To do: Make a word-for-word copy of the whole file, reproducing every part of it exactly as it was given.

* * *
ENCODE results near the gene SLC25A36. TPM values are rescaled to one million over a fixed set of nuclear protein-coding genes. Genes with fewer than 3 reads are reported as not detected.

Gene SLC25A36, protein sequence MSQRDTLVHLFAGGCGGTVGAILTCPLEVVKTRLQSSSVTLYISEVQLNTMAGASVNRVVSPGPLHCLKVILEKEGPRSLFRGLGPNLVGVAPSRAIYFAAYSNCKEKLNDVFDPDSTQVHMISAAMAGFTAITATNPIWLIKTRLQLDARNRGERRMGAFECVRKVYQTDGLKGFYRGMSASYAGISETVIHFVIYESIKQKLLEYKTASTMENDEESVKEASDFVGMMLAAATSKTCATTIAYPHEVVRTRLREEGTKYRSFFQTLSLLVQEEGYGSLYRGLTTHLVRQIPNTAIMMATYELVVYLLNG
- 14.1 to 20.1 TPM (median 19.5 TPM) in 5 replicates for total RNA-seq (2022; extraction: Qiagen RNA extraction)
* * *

ENCODE results near the gene SLC25A36. TPM values are rescaled to one million over a fixed set of nuclear protein-coding genes. Genes with fewer than 3 reads are reported as not detected.

Gene SLC25A36, protein sequence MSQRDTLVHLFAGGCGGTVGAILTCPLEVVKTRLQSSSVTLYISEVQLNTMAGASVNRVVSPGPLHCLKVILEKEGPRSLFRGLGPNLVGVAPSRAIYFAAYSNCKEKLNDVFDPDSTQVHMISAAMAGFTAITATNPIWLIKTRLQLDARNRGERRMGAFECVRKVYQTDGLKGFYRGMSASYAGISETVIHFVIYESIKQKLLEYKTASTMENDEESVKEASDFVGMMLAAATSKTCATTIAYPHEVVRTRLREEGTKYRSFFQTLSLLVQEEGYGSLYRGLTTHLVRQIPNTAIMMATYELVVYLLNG
- 14.1 to 20.1 TPM (median 19.5 TPM) in 5 replicates for total RNA-seq (2022; extraction: Qiagen RNA extraction)